If you are a troll, I praise your subtlety. If you are serious, I seriously recommend counseling.

Oh,a nd by the way ... anything official from Colnago would be on Colnago letterhead, no the stationery of some possibly real/possibly new/probably ambulance-chaser lawyer with a home-made web page. i can guarantee you Colnago has lawyers on retainer---can't do business without them. So if some guy claiming to be associated with Colnago with a homemade website responds, he is Not speaking for Colnago. I strongly suggest the OP contact Colnago and get clarification on that if he doubts it ... but i strongly believe this whole thread is a troll.

"The damage I sustained in the accident caused the accident."

There is a thread about physics and cycling ... this needs to go there, because apparently Colnago frames can warp time.

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Old 07-26-16, 01:17 PM
  #264  
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Originally Posted by Jarrett2 View Post
You made a good point... in the wrong direction

Auto racing teams don't sell race cars to the public. In fact, I would be willing to bet that only a handful of car owners base their purchase decisions on the success of auto racing teams, if any. The marketing to consumers has nothing to do with race results.
Certainly the Indy 500 or Formula 1 cars are quite far removed from road cars. Even stock cars in the USA aren't so "stock".

I do wonder, however, if people watch some of the rally races... at least for inspiration, for example the Paris Dakar (oh, did they drop the Paris?). Still somewhat removed from ordinary driving, but if I was interested in serious off-road driving, that is one race I'd watch.
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Old 07-26-16, 01:18 PM
  #265  
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Originally Posted by American Euchre View Post
Failure on both sides. On the part of consumers, the vast majority of whom are recreational riders, who are foolhardy enough to believe that a few ounces is an any way shape or form discernible in terms of performance gains.
Most riders simply don't need the expensive bikes they ride. Racing components are not always the most suitable and durable for daily use.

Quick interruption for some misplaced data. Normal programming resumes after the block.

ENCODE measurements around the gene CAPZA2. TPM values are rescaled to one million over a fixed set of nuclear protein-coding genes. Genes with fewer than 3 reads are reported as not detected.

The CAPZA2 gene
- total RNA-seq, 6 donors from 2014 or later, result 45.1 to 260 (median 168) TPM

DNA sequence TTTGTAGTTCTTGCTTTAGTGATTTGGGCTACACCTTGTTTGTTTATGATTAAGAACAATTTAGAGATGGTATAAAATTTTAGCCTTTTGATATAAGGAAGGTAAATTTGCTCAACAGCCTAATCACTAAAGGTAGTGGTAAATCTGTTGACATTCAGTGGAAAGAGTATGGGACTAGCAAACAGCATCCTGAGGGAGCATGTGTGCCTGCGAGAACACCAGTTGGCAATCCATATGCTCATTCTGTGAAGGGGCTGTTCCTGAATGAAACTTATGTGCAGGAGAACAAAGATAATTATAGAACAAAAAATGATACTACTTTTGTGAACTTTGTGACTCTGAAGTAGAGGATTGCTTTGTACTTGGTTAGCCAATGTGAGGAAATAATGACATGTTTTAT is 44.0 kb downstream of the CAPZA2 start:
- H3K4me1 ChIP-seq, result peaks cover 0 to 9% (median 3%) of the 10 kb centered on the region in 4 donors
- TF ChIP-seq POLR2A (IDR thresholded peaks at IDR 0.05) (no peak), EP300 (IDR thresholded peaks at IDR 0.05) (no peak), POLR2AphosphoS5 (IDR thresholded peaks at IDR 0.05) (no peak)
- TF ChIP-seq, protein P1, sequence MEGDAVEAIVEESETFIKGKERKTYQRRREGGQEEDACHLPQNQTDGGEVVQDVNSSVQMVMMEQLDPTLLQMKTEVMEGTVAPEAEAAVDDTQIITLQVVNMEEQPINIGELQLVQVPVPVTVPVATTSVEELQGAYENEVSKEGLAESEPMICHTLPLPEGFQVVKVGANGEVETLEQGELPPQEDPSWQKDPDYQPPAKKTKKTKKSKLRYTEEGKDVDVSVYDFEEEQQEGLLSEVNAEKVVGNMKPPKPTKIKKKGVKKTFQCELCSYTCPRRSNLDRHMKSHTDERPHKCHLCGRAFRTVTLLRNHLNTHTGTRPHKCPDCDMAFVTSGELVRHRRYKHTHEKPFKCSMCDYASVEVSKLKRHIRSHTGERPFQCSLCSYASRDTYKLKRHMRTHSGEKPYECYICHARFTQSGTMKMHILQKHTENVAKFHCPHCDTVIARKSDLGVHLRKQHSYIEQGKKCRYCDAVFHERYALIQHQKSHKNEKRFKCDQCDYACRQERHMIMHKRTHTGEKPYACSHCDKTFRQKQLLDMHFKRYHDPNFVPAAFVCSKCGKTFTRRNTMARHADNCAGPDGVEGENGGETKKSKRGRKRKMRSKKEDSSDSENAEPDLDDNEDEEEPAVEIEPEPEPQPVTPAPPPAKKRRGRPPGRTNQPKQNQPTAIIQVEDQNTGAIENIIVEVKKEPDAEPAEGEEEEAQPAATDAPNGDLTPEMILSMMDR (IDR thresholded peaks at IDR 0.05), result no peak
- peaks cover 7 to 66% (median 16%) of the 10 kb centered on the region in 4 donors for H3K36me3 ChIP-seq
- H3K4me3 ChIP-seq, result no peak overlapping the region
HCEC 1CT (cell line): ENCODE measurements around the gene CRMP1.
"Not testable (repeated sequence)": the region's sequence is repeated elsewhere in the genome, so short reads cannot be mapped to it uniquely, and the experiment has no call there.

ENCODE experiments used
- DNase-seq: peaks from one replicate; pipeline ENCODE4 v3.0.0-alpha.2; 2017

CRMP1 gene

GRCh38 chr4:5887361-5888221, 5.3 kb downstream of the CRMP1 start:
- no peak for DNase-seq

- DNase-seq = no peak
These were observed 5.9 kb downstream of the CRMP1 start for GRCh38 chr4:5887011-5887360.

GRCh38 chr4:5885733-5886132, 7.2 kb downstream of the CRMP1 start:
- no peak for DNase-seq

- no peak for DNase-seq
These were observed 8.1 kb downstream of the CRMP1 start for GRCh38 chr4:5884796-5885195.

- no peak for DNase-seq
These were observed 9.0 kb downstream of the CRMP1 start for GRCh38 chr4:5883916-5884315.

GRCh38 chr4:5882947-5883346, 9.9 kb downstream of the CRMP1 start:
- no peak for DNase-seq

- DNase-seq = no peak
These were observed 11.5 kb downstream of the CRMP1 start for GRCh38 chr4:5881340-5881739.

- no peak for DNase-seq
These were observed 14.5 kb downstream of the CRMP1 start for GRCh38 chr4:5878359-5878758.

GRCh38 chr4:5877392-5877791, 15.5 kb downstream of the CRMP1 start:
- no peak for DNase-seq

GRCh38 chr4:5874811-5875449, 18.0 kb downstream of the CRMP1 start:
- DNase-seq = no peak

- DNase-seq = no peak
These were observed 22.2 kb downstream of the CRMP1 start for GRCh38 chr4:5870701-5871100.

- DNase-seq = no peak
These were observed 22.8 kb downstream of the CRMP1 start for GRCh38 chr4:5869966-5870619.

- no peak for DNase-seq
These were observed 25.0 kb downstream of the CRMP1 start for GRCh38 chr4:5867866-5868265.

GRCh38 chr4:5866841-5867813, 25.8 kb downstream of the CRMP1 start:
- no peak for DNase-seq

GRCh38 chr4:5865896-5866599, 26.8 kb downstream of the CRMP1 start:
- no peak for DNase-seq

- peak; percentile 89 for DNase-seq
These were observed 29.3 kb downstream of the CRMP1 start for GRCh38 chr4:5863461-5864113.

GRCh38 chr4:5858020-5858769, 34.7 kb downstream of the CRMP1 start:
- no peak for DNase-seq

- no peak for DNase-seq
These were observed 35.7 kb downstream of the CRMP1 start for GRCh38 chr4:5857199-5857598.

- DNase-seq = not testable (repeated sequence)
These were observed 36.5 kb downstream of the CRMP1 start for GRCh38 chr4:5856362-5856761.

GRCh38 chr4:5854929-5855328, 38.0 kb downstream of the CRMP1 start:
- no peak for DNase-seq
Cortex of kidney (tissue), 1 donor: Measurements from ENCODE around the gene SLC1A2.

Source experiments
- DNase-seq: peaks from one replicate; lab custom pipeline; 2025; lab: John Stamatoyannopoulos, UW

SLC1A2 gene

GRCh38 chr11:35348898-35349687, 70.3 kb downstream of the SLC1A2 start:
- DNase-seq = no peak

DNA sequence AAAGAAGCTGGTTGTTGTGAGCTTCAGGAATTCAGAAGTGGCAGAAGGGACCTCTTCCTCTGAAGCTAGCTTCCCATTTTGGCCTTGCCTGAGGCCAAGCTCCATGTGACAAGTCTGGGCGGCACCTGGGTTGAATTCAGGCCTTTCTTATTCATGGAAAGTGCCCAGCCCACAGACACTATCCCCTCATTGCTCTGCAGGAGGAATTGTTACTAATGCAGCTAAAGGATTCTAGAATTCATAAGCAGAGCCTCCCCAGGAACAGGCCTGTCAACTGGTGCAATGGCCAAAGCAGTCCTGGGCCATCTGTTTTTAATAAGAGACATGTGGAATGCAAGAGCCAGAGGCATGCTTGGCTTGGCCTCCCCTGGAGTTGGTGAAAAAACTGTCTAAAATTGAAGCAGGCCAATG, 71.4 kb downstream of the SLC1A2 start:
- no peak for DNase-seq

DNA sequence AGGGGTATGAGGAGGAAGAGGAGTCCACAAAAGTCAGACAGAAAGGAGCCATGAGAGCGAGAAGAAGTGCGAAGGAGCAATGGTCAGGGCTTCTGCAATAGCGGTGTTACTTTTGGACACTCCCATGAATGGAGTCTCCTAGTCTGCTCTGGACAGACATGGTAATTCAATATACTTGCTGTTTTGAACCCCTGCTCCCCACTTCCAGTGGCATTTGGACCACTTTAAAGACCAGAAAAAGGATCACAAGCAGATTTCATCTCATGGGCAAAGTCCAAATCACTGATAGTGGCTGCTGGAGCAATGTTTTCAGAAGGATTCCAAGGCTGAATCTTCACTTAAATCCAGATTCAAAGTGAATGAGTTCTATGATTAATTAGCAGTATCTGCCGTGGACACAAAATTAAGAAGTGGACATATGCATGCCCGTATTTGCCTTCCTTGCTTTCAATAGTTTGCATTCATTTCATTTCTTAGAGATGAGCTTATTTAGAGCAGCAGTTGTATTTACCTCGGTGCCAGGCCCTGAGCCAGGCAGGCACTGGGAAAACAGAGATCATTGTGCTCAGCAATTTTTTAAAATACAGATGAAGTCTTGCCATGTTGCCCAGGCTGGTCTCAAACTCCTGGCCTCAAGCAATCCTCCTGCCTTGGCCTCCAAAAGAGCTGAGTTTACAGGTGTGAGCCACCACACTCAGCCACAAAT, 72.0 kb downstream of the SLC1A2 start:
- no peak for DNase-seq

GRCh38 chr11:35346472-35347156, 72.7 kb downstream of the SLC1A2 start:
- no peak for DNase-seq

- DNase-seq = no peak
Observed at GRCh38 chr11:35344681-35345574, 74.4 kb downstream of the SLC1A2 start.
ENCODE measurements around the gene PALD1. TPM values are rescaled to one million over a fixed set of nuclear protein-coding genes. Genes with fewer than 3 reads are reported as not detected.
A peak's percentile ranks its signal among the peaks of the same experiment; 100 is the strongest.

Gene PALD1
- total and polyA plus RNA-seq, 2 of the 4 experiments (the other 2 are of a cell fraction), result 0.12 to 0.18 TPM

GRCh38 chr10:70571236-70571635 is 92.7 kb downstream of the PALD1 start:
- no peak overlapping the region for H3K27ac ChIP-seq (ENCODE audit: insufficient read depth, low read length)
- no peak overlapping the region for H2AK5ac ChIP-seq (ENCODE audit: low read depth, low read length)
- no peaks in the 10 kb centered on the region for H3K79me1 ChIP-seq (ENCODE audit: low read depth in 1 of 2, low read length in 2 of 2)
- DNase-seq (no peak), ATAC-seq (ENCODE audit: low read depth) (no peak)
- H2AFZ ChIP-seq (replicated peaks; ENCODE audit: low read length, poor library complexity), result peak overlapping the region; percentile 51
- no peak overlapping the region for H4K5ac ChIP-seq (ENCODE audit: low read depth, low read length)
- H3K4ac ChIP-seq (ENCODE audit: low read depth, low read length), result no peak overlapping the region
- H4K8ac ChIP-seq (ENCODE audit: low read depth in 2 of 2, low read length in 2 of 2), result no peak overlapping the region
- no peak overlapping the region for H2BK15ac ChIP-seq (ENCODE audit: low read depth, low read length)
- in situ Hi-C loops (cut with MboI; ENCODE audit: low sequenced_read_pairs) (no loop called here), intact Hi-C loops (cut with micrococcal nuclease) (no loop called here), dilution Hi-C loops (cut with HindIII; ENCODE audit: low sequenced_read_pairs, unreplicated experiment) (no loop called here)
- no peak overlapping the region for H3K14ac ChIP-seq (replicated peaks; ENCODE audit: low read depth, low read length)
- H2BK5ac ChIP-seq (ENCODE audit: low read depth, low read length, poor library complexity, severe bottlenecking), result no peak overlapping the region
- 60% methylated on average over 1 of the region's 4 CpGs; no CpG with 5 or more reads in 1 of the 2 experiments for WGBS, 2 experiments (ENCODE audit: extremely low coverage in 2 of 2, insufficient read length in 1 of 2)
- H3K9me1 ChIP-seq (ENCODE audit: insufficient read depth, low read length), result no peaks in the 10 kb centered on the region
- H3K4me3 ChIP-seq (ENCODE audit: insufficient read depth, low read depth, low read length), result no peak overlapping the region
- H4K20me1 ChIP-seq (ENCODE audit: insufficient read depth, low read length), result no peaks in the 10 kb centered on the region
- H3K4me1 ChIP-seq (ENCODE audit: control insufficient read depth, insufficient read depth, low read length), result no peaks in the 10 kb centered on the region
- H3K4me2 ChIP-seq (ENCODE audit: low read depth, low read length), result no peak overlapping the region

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Old 07-26-16, 01:19 PM
  #266  
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Originally Posted by SkyDog75 View Post
You might want to take "Me" out of your signature line.


Originally Posted by joejack951 View Post
Yes, it is easy to find (https://media.specialized.com/suppor...0000057489.pdf) and easy to see that it explicitly does NOT only include carbon fiber bikes:
Anyone else find it silly that they'd put a bike named after one of the most infamously harsh races completed on a road bike in this list?

Originally Posted by Jarrett2 View Post
Everyone seems to know someone with a cracked carbon frame. The manufacturers post warnings about them in the owners manuals about how fragile they are and how the owner should not expect a long product life. Right there in black and white. Then we see correspondence with the manufacturers themselves where they say they only use them one to two seasons and dispose of them or sell them with a disclaimer that the bike might be unsafe due to the unsuspecting catastrophic means of failure that routinely results when they break.

Yet, people come out in droves to defend carbon road bikes as if they are the most safe and durable options on the market for every rider. Complete cognitive dissonance or just Internet trolling. One or the other, I guess. Maybe a little of both. I guess most other rational people have given up trying to offer a differing opinion here. I should probably follow suit.
Manufacturers do that stuff to cover their bottoms. An average team rider covers more ground in a season than many will in a decade. Orica's Daryl Impey (first pro I found with a fairly complete Strava) has 17500km logged this year alone, and while I have no doubt that is on multiple bikes, what a pro racing team does with bikes simply doesn't translate to normal recreational usage. As the book even says, recreational riders will enjoy increased longevity over a more aggressive rider. It is not saying that if you don't follow a pro team's schedule, you are riding a time bomb.

I don't see many saying they are the most safe and durable option. What I do see is a lot saying that used as directed, they are a perfectly reasonable option for recreational riders. The most durable option is probably always going to be a Schwinn tank, if we want to be realistic.